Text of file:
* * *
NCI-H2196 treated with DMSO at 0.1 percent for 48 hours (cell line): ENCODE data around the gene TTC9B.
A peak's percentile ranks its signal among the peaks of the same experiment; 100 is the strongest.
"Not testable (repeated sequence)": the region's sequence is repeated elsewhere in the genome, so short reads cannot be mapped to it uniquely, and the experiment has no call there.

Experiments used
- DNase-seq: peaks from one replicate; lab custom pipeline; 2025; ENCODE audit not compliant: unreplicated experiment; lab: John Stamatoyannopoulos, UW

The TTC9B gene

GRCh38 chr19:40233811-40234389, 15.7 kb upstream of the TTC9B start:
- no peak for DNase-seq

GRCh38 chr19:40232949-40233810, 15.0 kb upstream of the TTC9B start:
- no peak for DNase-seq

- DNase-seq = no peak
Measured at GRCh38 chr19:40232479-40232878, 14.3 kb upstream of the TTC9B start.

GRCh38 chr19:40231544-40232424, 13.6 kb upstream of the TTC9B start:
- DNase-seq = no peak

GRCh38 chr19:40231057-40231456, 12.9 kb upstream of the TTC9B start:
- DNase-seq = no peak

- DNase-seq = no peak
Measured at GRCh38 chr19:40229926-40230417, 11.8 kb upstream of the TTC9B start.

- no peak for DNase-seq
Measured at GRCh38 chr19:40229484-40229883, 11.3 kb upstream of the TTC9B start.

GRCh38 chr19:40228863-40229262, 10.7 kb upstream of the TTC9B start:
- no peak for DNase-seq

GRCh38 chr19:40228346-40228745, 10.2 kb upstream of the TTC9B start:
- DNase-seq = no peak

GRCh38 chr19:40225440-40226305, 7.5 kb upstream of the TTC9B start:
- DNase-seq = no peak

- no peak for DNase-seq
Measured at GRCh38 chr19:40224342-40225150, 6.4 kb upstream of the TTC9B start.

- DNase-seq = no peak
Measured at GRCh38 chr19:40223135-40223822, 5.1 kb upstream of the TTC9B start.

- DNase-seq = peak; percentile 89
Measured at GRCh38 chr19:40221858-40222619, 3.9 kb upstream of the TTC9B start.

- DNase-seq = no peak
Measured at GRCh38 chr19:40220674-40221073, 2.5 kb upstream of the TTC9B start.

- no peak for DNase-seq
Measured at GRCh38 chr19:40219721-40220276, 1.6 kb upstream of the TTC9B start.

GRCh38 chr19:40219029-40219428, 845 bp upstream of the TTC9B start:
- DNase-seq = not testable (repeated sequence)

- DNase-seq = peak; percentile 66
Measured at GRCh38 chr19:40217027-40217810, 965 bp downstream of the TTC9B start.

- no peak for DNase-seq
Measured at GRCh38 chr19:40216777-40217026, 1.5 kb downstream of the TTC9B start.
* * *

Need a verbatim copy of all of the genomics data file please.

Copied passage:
NCI-H2196 treated with DMSO at 0.1 percent for 48 hours (cell line): ENCODE data around the gene TTC9B.
A peak's percentile ranks its signal among the peaks of the same experiment; 100 is the strongest.
"Not testable (repeated sequence)": the region's sequence is repeated elsewhere in the genome, so short reads cannot be mapped to it uniquely, and the experiment has no call there.

Experiments used
- DNase-seq: peaks from one replicate; lab custom pipeline; 2025; ENCODE audit not compliant: unreplicated experiment; lab: John Stamatoyannopoulos, UW

The TTC9B gene

GRCh38 chr19:40233811-40234389, 15.7 kb upstream of the TTC9B start:
- no peak for DNase-seq

GRCh38 chr19:40232949-40233810, 15.0 kb upstream of the TTC9B start:
- no peak for DNase-seq

- DNase-seq = no peak
Measured at GRCh38 chr19:40232479-40232878, 14.3 kb upstream of the TTC9B start.

GRCh38 chr19:40231544-40232424, 13.6 kb upstream of the TTC9B start:
- DNase-seq = no peak

GRCh38 chr19:40231057-40231456, 12.9 kb upstream of the TTC9B start:
- DNase-seq = no peak

- DNase-seq = no peak
Measured at GRCh38 chr19:40229926-40230417, 11.8 kb upstream of the TTC9B start.

- no peak for DNase-seq
Measured at GRCh38 chr19:40229484-40229883, 11.3 kb upstream of the TTC9B start.

GRCh38 chr19:40228863-40229262, 10.7 kb upstream of the TTC9B start:
- no peak for DNase-seq

GRCh38 chr19:40228346-40228745, 10.2 kb upstream of the TTC9B start:
- DNase-seq = no peak

GRCh38 chr19:40225440-40226305, 7.5 kb upstream of the TTC9B start:
- DNase-seq = no peak

- no peak for DNase-seq
Measured at GRCh38 chr19:40224342-40225150, 6.4 kb upstream of the TTC9B start.

- DNase-seq = no peak
Measured at GRCh38 chr19:40223135-40223822, 5.1 kb upstream of the TTC9B start.

- DNase-seq = peak; percentile 89
Measured at GRCh38 chr19:40221858-40222619, 3.9 kb upstream of the TTC9B start.

- DNase-seq = no peak
Measured at GRCh38 chr19:40220674-40221073, 2.5 kb upstream of the TTC9B start.

- no peak for DNase-seq
Measured at GRCh38 chr19:40219721-40220276, 1.6 kb upstream of the TTC9B start.

GRCh38 chr19:40219029-40219428, 845 bp upstream of the TTC9B start:
- DNase-seq = not testable (repeated sequence)

- DNase-seq = peak; percentile 66
Measured at GRCh38 chr19:40217027-40217810, 965 bp downstream of the TTC9B start.

- no peak for DNase-seq
Measured at GRCh38 chr19:40216777-40217026, 1.5 kb downstream of the TTC9B start.